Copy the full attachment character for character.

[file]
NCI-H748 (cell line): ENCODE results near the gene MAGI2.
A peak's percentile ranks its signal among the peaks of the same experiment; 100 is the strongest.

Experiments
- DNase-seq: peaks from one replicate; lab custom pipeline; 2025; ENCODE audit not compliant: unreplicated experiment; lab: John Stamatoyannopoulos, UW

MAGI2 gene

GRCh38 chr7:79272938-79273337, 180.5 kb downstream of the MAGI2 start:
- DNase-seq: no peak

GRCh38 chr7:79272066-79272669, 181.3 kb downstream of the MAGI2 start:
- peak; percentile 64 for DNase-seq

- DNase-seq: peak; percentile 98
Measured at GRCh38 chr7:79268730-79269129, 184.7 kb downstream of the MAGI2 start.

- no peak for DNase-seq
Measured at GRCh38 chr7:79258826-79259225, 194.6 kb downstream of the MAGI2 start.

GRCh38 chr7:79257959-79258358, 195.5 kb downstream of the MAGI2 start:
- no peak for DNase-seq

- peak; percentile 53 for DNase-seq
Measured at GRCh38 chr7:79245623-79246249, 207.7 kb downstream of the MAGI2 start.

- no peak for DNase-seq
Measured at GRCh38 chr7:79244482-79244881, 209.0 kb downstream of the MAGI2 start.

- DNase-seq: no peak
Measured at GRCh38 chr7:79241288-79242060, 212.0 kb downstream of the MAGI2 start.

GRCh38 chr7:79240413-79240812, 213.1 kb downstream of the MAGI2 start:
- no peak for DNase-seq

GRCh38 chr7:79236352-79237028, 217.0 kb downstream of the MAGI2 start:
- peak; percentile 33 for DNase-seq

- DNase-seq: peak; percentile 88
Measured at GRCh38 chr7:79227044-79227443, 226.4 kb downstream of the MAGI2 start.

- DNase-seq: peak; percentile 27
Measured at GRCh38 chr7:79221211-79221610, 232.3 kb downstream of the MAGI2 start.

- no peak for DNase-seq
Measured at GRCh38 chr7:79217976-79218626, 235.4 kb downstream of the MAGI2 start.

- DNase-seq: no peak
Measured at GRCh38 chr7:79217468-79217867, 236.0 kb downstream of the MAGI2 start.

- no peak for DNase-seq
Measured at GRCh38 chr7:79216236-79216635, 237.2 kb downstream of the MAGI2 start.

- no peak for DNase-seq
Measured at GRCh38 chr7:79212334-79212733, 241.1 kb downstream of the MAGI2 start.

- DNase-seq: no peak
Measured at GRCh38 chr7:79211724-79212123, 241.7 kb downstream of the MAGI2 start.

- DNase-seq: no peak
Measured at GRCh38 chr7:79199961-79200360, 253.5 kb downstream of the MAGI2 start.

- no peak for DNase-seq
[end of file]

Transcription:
NCI-H748 (cell line): ENCODE results near the gene MAGI2.
A peak's percentile ranks its signal among the peaks of the same experiment; 100 is the strongest.

Experiments
- DNase-seq: peaks from one replicate; lab custom pipeline; 2025; ENCODE audit not compliant: unreplicated experiment; lab: John Stamatoyannopoulos, UW

MAGI2 gene

GRCh38 chr7:79272938-79273337, 180.5 kb downstream of the MAGI2 start:
- DNase-seq: no peak

GRCh38 chr7:79272066-79272669, 181.3 kb downstream of the MAGI2 start:
- peak; percentile 64 for DNase-seq

- DNase-seq: peak; percentile 98
Measured at GRCh38 chr7:79268730-79269129, 184.7 kb downstream of the MAGI2 start.

- no peak for DNase-seq
Measured at GRCh38 chr7:79258826-79259225, 194.6 kb downstream of the MAGI2 start.

GRCh38 chr7:79257959-79258358, 195.5 kb downstream of the MAGI2 start:
- no peak for DNase-seq

- peak; percentile 53 for DNase-seq
Measured at GRCh38 chr7:79245623-79246249, 207.7 kb downstream of the MAGI2 start.

- no peak for DNase-seq
Measured at GRCh38 chr7:79244482-79244881, 209.0 kb downstream of the MAGI2 start.

- DNase-seq: no peak
Measured at GRCh38 chr7:79241288-79242060, 212.0 kb downstream of the MAGI2 start.

GRCh38 chr7:79240413-79240812, 213.1 kb downstream of the MAGI2 start:
- no peak for DNase-seq

GRCh38 chr7:79236352-79237028, 217.0 kb downstream of the MAGI2 start:
- peak; percentile 33 for DNase-seq

- DNase-seq: peak; percentile 88
Measured at GRCh38 chr7:79227044-79227443, 226.4 kb downstream of the MAGI2 start.

- DNase-seq: peak; percentile 27
Measured at GRCh38 chr7:79221211-79221610, 232.3 kb downstream of the MAGI2 start.

- no peak for DNase-seq
Measured at GRCh38 chr7:79217976-79218626, 235.4 kb downstream of the MAGI2 start.

- DNase-seq: no peak
Measured at GRCh38 chr7:79217468-79217867, 236.0 kb downstream of the MAGI2 start.

- no peak for DNase-seq
Measured at GRCh38 chr7:79216236-79216635, 237.2 kb downstream of the MAGI2 start.

- no peak for DNase-seq
Measured at GRCh38 chr7:79212334-79212733, 241.1 kb downstream of the MAGI2 start.

- DNase-seq: no peak
Measured at GRCh38 chr7:79211724-79212123, 241.7 kb downstream of the MAGI2 start.

- DNase-seq: no peak
Measured at GRCh38 chr7:79199961-79200360, 253.5 kb downstream of the MAGI2 start.

- no peak for DNase-seq